I’ve had a lot of experience driving in the Philippines and no one could fault me for thinking that because I’ve driven for years back home, I ought to be eligible for a non-expiring licence to drive anywhere in the planet. My skill to safely manoeuvre a vehicle from Point A to Point B in streets where unpredictability is the norm should render me exempt from all driving exams. Unfortunately, the state of Queensland does not agree with my logic. So, I went on my first driving lesson this morning.
There was just a bit of rain, my preferred driving weather. My instructor just told me to take him on a drive, and with confidence, I sat behind the wheel and carefully adjusted the seat, the side and rear-view mirrors before pulling out of the kerb. After five minutes of managing intersections and left and right turns, he asked me to pull over and enumerated a number of things I was doing wrong. As it turns out, there were a lot that I needed to unlearn and with the benefit of 20/20 hindsight, I can pinpoint with accuracy how I picked up these habits, and there are two major factors at play here:
Factor 1: A 1990 Mitsubishi Galant
Factor 2: Cumulative time spent driving said car in the Philippines
First driving habit which needs improvement: keeping my foot on top of the clutch most of the time. My instructor gave me a quick lesson on how the clutch works, and I learned that just by having my foot on top of the clutch, despite not applying any pressure to it, I’m wearing out the transmission’s bearing. If that happens, I would need to replace the bearing which costs about $35 plus labour, which could take five hours at about $80 an hour. If that doesn’t make you more conscious about placing your foot on the footrest beside the clutch, I don’t know what would. In addition to my heavy foot, I was clutch coasting—something which, if done during a practical driving test for four seconds, results to an automatic failure.
My habit of resting my foot on the clutch was formed heavily by the Galant’s history of transmission woes. The clutch was heavy, and at times I needed to dig it deep onto the floor just to shift from one gear to the next. This was exacerbated by the fact that during rush hour in Manila, you’re pretty much confined to neutral and first gear until you reach your destination.
Of course, all that traffic means you’re using a lot of petrol without actually going anywhere. And on an old gas guzzler with a 2-liter carburettor engine, that problem multiplies. Add the continuous fuel price hikes on top of that and anyone would go through any means to try and save petrol. And one of the things I picked up from my peers back in college (not the best crowd to learn driving from) was to coast. They said if you can move without needing to engage the gears and the gas pedal, you’re saving some cash. Ergo:
The second habit I was asked to work on was the way I held the steering wheel. It’s easy enough to keep hands on the 10 and 2 o’clock positions, but where hands go while turning is a whole different story. Until this morning, I was unaware that there were names for the techniques in steering, namely Hand-over-Hand, Push-Pull, and Palming. I’d tell you more about the methods, but it’s pretty self-explanatory, and any effort I’d put in to teach it through mere words would only cause more confusion. To prove my point, here’s an explanation of Push-Pull steering I found on the net:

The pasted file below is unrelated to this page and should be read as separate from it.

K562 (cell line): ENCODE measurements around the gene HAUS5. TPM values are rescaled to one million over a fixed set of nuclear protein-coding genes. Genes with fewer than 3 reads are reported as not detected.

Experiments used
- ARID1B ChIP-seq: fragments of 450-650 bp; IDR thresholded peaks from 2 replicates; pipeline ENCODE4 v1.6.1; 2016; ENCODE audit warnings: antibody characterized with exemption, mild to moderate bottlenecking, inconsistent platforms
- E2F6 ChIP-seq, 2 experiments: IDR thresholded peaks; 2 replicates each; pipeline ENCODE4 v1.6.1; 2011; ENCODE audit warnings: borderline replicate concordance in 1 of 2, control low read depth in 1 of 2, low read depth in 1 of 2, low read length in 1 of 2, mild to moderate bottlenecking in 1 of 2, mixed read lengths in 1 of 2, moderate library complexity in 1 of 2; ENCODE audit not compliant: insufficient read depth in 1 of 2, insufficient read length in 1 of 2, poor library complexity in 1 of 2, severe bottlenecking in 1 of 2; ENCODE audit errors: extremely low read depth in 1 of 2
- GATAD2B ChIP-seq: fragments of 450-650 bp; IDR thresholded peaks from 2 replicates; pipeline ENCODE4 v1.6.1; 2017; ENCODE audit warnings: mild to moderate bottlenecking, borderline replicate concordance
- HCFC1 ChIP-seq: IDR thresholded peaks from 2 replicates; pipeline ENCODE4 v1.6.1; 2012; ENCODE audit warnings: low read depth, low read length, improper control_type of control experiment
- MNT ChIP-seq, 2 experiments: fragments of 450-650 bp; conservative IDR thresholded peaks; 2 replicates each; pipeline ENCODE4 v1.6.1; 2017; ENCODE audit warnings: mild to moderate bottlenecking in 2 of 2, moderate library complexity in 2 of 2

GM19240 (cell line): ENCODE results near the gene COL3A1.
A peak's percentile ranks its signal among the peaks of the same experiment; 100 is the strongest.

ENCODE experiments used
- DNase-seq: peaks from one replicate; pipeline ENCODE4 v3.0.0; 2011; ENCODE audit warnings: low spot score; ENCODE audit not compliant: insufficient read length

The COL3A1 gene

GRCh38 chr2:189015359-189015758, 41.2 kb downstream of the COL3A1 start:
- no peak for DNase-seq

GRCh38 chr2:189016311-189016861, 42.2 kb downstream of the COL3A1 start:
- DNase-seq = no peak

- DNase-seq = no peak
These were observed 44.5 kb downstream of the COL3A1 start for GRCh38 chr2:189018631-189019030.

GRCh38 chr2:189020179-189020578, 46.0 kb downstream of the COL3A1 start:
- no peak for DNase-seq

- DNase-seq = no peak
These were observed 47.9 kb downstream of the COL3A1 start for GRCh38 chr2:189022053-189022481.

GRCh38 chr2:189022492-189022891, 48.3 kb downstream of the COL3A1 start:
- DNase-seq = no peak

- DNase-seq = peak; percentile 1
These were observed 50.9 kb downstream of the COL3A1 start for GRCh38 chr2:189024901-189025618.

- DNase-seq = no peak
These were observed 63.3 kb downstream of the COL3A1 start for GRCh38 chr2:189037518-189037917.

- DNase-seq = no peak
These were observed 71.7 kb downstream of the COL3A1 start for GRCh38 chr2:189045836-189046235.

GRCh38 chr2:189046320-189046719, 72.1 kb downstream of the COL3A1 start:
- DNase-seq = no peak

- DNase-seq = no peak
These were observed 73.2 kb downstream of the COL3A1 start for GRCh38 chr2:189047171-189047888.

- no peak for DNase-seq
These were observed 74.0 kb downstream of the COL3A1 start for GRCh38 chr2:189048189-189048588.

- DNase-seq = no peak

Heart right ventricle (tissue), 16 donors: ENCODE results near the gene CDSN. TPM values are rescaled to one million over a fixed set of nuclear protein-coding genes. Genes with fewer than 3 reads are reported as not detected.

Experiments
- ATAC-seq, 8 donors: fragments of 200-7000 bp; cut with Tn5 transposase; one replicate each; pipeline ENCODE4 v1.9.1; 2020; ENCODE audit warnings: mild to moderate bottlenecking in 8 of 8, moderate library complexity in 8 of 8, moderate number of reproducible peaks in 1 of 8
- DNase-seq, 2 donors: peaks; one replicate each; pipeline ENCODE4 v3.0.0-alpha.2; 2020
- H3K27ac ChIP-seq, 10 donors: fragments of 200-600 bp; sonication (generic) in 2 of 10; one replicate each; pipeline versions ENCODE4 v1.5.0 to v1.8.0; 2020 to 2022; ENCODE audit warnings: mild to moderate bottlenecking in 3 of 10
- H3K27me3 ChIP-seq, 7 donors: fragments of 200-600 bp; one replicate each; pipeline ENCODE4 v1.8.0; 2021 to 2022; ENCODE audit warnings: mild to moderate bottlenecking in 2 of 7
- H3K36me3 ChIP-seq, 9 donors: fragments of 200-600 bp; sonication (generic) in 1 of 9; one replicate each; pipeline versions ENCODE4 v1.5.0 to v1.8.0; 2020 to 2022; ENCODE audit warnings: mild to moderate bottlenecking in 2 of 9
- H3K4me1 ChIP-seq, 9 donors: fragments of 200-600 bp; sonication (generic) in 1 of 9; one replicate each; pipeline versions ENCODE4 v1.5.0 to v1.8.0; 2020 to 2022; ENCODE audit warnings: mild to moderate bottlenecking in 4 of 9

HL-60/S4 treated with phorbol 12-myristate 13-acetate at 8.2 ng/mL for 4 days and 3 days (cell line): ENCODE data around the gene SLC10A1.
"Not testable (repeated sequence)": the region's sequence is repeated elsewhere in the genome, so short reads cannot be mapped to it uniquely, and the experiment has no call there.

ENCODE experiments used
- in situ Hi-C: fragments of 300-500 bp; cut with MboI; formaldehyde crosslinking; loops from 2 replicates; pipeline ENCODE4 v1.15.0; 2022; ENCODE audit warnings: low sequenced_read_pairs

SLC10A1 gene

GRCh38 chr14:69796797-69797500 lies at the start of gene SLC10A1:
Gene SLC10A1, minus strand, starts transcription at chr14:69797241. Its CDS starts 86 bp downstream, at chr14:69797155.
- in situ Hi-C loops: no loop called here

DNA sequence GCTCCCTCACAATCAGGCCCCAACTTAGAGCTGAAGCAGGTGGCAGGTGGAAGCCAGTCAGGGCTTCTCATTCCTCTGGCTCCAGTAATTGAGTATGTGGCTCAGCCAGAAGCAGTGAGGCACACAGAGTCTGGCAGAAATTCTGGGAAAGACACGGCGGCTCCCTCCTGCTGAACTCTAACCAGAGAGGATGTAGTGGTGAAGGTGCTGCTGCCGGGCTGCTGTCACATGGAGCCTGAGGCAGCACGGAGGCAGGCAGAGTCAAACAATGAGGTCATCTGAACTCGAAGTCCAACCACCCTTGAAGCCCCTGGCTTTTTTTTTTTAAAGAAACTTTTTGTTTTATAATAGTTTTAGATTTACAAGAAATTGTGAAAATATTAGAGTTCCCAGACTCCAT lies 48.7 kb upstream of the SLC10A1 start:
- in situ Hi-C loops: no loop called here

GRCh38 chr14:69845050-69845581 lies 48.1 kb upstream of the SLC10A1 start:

‘Nuff said. Anyway, my preferred steering technique for turns was Palming, and of course, it’s the least advisable of the three (I also make turns by hooking my hand inside the wheel with my palm up and *surprise* I wasn’t supposed to do that either). For that bad habit, I blame the institute of “cool”. Seriously.The hands grip the wheel on opposite sides at the same height, at the position of 10 to 2 on a clock. The hands alternate the grip, moving up and down the wheel at the same height. One hand pulls the wheel down to the bottom where it meets the other hand at 6 o'clock position. Changing grips, the opposite hand pushes the wheel to the top where the hands touch at 12 o'clock, ready to change again for the pull down and so on.
When the steering is turned to the desired amount, both hands hold the wheel opposite and at the same height as each other.
To straighten the wheel, reverse the procedure. The last hand to 'feed in' is the first hand to 'feed out'
The primary reason we (guys) wanted to learn how to drive was because it made us exponentially cooler. Don’t agree? Think back to the week approaching your high school prom when you were practicing how to ask your father to borrow the car keys for the evening. For some, that was probably the closest they came to tapping their creativity during those years. But just because you had the wheels doesn’t mean you were instantly cool. You had to look the part. And the 10 and 2 o’clock position was nowhere near the look you were going for. Instead, you wanted “The Lean”.
I don’t think the Gangsta Lean merits any extra points on a driving test, though.
My driving instructor did say that I drive better than a lot of the people on the road in town. (I learned from my dad, who’s a very prudent driver) However, the difference between them and I is that I still need to earn my Aussie licence. And to do that, I’m going to need to do everything by the book. He said I still probably need three more lessons before I can take the test, so before I can disappear into the outback with a ute; I’ve got some practicing to do.
And much to unlearn.
Sources: 1, 2, 3